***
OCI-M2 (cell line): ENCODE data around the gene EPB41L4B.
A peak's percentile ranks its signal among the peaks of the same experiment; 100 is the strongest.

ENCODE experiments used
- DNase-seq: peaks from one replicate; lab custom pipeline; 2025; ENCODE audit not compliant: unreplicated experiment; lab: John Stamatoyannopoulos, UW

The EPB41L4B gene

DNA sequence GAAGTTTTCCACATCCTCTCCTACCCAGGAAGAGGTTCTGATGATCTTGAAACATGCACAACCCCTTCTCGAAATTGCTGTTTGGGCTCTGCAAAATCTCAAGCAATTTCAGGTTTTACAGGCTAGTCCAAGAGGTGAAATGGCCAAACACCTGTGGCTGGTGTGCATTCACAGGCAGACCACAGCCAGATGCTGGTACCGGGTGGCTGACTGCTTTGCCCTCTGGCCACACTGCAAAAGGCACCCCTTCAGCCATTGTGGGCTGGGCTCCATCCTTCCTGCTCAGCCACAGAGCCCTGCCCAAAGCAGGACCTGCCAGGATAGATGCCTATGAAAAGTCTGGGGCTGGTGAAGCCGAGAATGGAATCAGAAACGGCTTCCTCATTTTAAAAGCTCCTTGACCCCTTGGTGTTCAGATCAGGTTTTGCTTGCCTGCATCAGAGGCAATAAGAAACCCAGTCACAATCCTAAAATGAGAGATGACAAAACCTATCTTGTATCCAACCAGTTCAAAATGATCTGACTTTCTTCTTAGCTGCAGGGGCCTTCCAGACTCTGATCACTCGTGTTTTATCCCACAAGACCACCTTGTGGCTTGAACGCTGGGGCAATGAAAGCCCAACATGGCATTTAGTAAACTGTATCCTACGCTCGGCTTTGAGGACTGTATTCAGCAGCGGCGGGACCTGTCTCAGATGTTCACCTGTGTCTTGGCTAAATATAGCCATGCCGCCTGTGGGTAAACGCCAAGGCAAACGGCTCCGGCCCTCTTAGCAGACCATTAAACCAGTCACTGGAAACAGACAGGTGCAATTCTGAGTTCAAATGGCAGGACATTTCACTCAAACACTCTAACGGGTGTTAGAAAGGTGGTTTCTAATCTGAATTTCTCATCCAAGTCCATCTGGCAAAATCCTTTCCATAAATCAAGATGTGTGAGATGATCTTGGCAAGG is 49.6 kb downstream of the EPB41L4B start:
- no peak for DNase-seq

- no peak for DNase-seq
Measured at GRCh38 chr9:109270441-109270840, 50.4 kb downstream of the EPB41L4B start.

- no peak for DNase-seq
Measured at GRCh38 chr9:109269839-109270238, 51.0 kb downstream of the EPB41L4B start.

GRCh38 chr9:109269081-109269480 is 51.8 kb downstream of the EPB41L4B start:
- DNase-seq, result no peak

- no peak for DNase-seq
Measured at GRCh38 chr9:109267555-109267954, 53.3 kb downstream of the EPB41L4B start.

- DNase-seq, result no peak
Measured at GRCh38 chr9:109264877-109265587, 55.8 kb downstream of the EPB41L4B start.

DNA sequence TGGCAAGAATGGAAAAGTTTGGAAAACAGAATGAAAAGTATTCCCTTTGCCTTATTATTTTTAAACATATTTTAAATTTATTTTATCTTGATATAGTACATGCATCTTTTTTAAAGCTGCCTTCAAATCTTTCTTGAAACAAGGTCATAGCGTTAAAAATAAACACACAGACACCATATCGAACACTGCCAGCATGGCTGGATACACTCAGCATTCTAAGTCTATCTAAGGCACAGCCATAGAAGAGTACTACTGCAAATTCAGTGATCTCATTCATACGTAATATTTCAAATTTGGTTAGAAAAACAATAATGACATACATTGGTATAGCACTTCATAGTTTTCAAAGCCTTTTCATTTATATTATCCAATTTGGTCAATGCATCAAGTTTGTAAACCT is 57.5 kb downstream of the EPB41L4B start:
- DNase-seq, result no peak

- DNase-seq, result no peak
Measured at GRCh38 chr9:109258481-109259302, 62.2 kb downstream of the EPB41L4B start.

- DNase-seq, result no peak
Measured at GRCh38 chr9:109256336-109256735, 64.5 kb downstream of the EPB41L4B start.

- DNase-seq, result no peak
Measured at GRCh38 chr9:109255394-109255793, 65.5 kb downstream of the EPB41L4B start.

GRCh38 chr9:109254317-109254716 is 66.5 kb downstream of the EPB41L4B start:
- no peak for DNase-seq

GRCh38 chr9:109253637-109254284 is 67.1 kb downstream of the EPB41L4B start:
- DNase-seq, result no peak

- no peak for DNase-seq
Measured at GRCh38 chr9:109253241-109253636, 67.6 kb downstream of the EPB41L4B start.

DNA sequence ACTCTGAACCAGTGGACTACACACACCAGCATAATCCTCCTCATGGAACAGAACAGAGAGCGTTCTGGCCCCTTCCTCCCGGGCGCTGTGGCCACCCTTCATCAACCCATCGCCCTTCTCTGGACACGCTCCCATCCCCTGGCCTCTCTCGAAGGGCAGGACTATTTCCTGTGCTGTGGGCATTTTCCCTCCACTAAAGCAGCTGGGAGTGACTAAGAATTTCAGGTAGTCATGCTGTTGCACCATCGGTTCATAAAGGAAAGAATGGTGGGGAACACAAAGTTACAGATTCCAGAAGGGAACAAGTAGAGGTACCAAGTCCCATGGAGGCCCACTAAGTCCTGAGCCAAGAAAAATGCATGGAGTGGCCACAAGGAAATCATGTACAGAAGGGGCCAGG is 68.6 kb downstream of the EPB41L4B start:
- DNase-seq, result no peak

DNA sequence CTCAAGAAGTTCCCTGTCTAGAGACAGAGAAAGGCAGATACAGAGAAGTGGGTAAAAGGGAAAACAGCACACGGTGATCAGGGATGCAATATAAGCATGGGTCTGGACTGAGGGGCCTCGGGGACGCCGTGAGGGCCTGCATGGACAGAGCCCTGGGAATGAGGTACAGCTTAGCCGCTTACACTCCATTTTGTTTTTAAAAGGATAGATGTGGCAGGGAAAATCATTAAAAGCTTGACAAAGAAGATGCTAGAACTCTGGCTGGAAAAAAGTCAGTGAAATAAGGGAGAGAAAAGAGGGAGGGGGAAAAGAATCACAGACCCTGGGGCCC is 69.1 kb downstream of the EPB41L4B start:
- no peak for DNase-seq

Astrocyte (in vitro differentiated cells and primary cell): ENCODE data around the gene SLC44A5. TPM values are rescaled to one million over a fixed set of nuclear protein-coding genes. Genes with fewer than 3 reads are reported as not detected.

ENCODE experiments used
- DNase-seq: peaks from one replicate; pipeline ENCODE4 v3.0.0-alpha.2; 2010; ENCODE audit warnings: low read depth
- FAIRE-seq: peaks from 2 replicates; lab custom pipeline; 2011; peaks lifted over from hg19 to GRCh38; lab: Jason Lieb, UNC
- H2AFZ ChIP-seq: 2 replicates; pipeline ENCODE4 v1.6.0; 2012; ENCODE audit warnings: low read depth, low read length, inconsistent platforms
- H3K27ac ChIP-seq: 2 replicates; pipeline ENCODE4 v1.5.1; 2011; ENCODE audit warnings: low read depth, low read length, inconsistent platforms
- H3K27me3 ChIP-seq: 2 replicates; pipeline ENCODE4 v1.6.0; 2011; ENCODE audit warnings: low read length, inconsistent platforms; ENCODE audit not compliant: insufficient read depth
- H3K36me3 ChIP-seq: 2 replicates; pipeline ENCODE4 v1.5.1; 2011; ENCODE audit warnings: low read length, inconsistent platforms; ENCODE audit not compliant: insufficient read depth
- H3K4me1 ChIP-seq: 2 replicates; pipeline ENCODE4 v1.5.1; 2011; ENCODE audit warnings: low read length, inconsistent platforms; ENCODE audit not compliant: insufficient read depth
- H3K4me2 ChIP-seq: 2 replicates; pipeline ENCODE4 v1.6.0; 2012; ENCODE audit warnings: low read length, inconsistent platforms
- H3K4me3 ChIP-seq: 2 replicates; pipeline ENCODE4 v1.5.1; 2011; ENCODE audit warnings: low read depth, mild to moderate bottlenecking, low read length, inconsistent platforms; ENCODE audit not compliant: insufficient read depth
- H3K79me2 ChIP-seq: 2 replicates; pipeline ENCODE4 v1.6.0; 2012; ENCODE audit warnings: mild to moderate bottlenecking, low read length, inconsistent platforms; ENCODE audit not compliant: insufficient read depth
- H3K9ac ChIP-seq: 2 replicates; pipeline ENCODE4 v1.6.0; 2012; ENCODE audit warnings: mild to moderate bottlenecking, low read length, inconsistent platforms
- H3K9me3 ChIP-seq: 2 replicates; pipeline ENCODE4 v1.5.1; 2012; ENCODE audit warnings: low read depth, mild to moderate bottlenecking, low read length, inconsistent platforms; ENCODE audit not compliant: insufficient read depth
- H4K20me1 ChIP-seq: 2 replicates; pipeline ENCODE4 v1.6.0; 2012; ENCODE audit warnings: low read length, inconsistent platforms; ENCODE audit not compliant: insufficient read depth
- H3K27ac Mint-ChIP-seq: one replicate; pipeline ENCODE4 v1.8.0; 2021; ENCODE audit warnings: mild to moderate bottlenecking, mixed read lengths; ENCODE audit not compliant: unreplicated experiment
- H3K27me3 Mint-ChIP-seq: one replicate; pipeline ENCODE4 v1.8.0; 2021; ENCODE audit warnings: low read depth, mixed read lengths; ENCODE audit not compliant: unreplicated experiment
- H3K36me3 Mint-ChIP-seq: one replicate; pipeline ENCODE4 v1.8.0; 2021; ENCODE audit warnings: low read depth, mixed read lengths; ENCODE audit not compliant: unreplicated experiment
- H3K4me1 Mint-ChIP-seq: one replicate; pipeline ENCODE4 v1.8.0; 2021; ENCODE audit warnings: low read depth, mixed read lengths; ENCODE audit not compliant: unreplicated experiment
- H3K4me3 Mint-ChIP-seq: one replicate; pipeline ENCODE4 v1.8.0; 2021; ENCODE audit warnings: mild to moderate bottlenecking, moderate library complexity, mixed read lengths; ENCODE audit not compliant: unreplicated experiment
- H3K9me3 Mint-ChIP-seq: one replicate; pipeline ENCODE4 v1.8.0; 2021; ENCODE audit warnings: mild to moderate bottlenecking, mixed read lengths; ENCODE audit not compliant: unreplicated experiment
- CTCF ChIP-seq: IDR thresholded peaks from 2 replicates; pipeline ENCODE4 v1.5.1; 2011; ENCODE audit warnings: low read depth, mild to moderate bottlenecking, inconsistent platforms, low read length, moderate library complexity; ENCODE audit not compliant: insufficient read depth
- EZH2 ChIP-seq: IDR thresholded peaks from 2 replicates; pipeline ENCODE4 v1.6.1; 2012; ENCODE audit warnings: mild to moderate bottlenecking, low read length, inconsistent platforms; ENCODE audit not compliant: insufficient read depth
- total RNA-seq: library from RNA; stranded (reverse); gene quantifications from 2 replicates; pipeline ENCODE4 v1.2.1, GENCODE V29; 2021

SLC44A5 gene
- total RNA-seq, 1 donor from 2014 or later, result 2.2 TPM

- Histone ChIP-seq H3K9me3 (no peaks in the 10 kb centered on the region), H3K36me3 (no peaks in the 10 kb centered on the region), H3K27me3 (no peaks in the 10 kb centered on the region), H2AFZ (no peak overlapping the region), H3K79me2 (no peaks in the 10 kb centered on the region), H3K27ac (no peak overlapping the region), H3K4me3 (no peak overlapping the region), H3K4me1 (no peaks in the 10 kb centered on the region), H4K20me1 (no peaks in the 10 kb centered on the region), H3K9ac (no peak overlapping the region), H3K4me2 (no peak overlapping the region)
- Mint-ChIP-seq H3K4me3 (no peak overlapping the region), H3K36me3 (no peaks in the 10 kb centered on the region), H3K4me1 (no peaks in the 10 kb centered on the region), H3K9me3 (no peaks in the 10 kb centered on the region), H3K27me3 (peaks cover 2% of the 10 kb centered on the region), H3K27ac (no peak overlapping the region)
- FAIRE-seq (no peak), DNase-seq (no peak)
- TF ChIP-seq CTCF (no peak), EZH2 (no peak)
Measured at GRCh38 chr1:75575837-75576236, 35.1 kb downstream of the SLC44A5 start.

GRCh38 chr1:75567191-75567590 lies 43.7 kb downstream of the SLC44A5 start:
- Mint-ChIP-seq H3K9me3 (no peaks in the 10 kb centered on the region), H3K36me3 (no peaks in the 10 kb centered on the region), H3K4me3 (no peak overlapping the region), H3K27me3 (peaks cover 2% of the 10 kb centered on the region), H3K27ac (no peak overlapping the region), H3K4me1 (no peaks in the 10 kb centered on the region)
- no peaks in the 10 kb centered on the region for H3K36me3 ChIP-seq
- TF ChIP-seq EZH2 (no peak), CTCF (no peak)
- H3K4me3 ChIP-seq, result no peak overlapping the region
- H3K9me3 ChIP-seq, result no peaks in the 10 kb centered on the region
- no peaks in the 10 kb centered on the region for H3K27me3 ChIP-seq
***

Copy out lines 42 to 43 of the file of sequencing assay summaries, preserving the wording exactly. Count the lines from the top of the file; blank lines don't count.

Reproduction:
- H3K27me3 ChIP-seq: 2 replicates; pipeline ENCODE4 v1.6.0; 2011; ENCODE audit warnings: low read length, inconsistent platforms; ENCODE audit not compliant: insufficient read depth
- H3K36me3 ChIP-seq: 2 replicates; pipeline ENCODE4 v1.5.1; 2011; ENCODE audit warnings: low read length, inconsistent platforms; ENCODE audit not compliant: insufficient read depth